"Many 21st century cases have established various standards for compelling disclosure of anonymous posters' identities in the different states. A leading case on this subject is Dendrite Intern Inc. v. Doe ... its standard has been cited in a number of jurisdictions ..." - Whitney C. Gibson and Jordan S. Cohen, in Vorys Internet Defamation, March 10, 2014. Here is the article.
This week on Abovethelaw.com, Kathryn Rubino reported on Layfield & Barnett's subpoena against Glassdoor. The law firm wants the identity of the employees who posted negative anonymous comments about working there. Layfield & Barnett also filed a lawsuit for defamation.
Rubino contacted Glassdoor for comment. In response, Glassdoor's vice president of corporate affairs Dawn Lyon stated that it will not disclose the identity of the posters. They are protected by the First Amendment. In addition, Glassdoor will go to court to fight for that right. Here you can read Rubino's coverage.
As yet, this legal development has not become a high-profile media story. It may or may not be. Much of that depends on how much publicity either or both parties create for their points of view. In terms of public relations, Glassdoor could make hay in its support of the First Amendment.
But that's that very obvious top layer of media attention. If the issue comes to the attention of Everyman and Everywoman, it might have the effect of reducing significantly participation in anonymous posting. What will come out is that in the past, legal action has required that the posters' names be revealed. That's scary.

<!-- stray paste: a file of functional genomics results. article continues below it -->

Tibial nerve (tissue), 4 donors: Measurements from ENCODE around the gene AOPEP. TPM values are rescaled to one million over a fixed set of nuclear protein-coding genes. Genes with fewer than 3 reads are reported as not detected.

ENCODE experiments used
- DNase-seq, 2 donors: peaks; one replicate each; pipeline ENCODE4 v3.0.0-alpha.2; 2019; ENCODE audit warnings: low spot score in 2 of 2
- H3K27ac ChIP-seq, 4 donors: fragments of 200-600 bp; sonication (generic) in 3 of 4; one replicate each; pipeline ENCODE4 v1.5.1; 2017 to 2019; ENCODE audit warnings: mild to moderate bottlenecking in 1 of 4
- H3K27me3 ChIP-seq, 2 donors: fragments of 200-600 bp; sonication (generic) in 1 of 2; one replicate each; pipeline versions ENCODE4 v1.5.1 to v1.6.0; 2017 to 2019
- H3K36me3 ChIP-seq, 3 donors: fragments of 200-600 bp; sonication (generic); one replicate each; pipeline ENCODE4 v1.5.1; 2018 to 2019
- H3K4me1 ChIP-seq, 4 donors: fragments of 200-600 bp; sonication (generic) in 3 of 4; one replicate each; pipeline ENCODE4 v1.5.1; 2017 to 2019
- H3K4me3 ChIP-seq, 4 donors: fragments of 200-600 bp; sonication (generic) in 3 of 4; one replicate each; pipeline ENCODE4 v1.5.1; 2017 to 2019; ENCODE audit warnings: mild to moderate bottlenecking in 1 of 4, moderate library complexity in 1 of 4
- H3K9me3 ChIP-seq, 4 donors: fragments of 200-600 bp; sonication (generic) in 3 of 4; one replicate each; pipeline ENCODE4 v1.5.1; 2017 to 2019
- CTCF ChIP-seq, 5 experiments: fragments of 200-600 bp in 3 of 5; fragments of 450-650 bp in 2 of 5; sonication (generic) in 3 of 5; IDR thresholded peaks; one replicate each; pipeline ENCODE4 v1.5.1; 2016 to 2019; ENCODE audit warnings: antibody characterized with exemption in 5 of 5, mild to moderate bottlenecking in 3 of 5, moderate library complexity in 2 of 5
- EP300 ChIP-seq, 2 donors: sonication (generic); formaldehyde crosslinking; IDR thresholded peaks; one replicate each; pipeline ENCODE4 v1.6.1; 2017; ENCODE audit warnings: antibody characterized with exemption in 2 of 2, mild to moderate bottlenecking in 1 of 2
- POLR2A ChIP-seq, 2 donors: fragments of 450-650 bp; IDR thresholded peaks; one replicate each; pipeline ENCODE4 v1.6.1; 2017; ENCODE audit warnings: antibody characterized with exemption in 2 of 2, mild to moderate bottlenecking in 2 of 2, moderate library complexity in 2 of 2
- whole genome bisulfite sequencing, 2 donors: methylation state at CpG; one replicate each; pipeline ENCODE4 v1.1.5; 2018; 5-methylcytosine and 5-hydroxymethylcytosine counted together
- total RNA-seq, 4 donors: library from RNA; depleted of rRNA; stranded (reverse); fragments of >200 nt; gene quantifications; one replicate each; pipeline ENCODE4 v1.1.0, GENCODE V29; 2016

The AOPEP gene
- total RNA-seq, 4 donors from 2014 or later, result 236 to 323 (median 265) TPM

Layfiield & Barrett's move could embolden other deep pockets to take action against sites which "defame" them through anonymous comments. For example, Glassdoor contains four negative reviews for The Dilenschneider Group, a public relations firm located in Manhattan and Chicago. Here they are. The head of the firm, Bob Dilenschneider, has the financial resources to also sue. Will he et al.? That depends if there is a Layfield & Barrett effect.
In addition, not everyone is all that bullish about supposed freedom of speech on the Internet. They might not assess Glassdoor's stance as the right thing to do. Twice I had been ambushed by anonymous posters. Once was by Mediabistro.com. That lasted about four days. The commentators gleefully mused that their postings would be captured by the search engines. They were. The second massacre was by Gawker. That endured over several years. Had I been a deep pocket I would have taken the same steps Layfield & Barrett has.
The legal system is unpredictable. That's exactly why in these economically volatile times there are fewer bet-the-ranch trials. Litigation practices at many law firms are suffering.
In this matter of Layfield & Barrett against Glassdoor, no one knows what the verdict will be if this litigation gets to the courtroom. Both sides are playing with fire. And it's likely both sides know that. Since they do, they might decide to settle.
However, there still might be a Layfield & Barrett effect. In my little life there already has been. I was going to post a negative anonymous evaluation of a primary care physician here in Tucson, Arizona. Now I won't. That MD is a deep pocket.